“The unique thing about the bioprinter is that it allows us to print cells and other structures such as growth factors at physiological temperatures. The cells stay alive during the process so, when they’re delivered into the 3D printed structure, you have viable cells that can grow, replicate and contribute to the regenerated tissue, both before and after insertion into the body.”

Once implanted, the manufactured structure will be absorbed into the body and should eventually be indistinguishable from a person’s own native tissues.

The possibilities are limitless

Griffith University’s study, in collaboration with the Queensland University of Technology and University of Adelaide, has so far focused on two main areas where this new technology can best be put to use. One is in the treatment of gum disease; the other is preparing bones in the mouth for implants.

Prof Ivanovski explains that the new technology will make dealing with both conditions a much simpler process for dentist and patient.

“With gum disease, the current techniques are focused on stopping it from getting worse. We can’t regenerate the usually substantial amount of gum tissues, ligament and bone that’s been lost,” he says. “So there is a great advantage with the potential in this development to improve the outcomes of periodontal regeneration treatment. When people have lost teeth, there is often not enough bone for implants to be placed. The 3D printing of bone tissue will mean that it can integrate into the patient and provide the necessary foundations for implants.”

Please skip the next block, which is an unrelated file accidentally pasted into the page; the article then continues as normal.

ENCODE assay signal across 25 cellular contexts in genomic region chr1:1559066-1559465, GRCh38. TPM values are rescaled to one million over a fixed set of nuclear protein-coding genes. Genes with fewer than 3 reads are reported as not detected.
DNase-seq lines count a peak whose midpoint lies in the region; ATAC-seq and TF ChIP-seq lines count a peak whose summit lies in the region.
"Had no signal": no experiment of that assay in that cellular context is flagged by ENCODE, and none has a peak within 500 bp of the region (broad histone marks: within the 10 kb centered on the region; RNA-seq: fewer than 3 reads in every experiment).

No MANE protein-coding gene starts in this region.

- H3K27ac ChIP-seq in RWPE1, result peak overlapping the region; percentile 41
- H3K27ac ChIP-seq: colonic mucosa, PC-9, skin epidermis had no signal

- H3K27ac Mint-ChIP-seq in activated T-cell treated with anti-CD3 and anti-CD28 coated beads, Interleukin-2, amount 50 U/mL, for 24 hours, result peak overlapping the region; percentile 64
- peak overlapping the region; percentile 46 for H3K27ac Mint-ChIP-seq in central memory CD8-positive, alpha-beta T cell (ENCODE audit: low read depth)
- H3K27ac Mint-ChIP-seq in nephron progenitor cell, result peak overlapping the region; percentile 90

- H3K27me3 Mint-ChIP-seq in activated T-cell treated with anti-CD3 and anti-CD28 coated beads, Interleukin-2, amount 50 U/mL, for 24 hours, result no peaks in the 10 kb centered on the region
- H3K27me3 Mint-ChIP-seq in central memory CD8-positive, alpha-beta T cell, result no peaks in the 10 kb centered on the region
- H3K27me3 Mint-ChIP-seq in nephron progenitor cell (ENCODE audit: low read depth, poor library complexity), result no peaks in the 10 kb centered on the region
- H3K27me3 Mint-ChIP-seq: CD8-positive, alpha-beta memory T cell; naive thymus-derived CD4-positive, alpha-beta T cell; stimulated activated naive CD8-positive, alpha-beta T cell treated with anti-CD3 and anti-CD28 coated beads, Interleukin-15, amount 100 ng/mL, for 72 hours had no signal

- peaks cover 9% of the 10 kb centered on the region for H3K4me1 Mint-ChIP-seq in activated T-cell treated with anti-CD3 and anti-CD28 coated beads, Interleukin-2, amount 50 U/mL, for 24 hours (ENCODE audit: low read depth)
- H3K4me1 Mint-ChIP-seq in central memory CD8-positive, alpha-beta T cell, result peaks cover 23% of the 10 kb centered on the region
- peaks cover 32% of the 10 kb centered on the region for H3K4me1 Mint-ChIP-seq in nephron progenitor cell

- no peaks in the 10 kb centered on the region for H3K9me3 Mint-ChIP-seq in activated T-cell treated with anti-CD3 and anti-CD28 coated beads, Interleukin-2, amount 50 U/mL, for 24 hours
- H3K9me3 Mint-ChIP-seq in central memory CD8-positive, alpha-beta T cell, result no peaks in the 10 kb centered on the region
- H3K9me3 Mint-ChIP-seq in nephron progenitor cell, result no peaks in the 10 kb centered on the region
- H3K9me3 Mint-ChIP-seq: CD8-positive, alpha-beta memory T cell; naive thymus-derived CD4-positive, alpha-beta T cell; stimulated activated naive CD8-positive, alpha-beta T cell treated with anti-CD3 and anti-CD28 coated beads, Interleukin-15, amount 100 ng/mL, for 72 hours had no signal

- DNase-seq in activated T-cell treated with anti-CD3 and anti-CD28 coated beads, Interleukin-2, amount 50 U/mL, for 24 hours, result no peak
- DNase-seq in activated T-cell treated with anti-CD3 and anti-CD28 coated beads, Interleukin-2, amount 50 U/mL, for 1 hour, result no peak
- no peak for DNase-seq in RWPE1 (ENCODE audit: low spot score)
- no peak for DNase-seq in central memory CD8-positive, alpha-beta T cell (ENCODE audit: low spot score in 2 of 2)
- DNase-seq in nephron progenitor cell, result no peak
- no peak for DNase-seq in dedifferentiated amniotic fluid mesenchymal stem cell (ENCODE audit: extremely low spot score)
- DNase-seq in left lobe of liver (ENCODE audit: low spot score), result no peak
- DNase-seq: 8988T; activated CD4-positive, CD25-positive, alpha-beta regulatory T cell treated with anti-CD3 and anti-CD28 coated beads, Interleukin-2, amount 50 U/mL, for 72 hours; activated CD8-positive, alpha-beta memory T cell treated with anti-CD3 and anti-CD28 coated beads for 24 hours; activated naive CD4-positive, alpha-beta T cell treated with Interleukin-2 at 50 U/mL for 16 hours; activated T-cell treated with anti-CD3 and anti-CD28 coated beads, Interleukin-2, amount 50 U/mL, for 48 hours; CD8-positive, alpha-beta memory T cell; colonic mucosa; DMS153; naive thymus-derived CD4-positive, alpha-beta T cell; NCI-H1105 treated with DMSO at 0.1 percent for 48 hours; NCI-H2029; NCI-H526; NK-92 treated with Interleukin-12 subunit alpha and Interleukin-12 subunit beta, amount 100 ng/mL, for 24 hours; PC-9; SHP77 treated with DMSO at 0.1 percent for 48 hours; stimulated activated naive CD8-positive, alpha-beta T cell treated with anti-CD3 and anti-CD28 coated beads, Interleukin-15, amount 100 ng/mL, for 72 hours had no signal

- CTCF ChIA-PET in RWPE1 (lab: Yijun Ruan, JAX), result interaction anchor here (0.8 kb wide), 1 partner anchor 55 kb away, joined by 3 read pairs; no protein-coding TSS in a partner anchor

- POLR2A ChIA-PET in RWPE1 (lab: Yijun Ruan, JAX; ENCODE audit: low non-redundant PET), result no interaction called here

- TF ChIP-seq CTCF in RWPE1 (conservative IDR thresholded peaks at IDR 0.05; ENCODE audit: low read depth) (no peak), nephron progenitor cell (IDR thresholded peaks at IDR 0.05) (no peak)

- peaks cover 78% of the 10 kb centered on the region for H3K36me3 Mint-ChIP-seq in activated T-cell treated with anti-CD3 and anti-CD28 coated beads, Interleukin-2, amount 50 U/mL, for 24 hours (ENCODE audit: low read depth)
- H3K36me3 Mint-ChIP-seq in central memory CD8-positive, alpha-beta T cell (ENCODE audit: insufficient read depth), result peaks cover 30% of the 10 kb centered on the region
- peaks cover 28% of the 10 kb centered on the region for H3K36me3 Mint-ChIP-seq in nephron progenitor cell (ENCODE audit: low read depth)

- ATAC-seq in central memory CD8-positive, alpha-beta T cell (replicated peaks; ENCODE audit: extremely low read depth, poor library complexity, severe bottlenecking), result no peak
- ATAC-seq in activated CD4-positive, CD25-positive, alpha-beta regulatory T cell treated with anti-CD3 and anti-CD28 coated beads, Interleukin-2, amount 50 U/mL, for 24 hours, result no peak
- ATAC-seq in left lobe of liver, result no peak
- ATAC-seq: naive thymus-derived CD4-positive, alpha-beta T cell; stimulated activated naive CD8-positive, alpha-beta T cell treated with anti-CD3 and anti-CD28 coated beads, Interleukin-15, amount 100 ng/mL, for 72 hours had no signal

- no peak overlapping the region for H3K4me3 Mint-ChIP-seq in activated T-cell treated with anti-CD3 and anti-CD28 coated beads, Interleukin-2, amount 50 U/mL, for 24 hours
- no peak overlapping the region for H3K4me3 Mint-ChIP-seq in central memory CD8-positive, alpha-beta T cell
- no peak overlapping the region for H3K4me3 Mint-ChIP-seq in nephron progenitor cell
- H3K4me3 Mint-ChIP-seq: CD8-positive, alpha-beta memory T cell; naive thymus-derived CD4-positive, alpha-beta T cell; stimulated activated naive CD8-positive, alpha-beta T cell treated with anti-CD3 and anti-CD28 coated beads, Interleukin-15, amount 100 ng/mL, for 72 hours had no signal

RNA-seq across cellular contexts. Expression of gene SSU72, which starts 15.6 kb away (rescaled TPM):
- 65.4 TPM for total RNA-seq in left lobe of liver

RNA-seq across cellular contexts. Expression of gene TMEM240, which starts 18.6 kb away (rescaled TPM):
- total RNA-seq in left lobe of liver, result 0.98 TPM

Other plans for the future involve trials with allogenic cells—from the same species but different individuals. Prof Ivanovski says that what they have achieved in trials so far has been encouraging—the new host seems not to reject the cells. This has taken him one step closer to his ultimate goal:

“Eventually, we would like to have an off-the-shelf product, where people can just grab a structure and then, using a bioprinter, create new material for that patient that can be inserted.”

He also looks forward to the day when a 3D printer is in every dental clinic, so that material can be produced while the patient is in the chair, and then directly inserted.

“That is probably the ultimate end point to our research, but the testing and trials with real patients are beginning now,” he explains.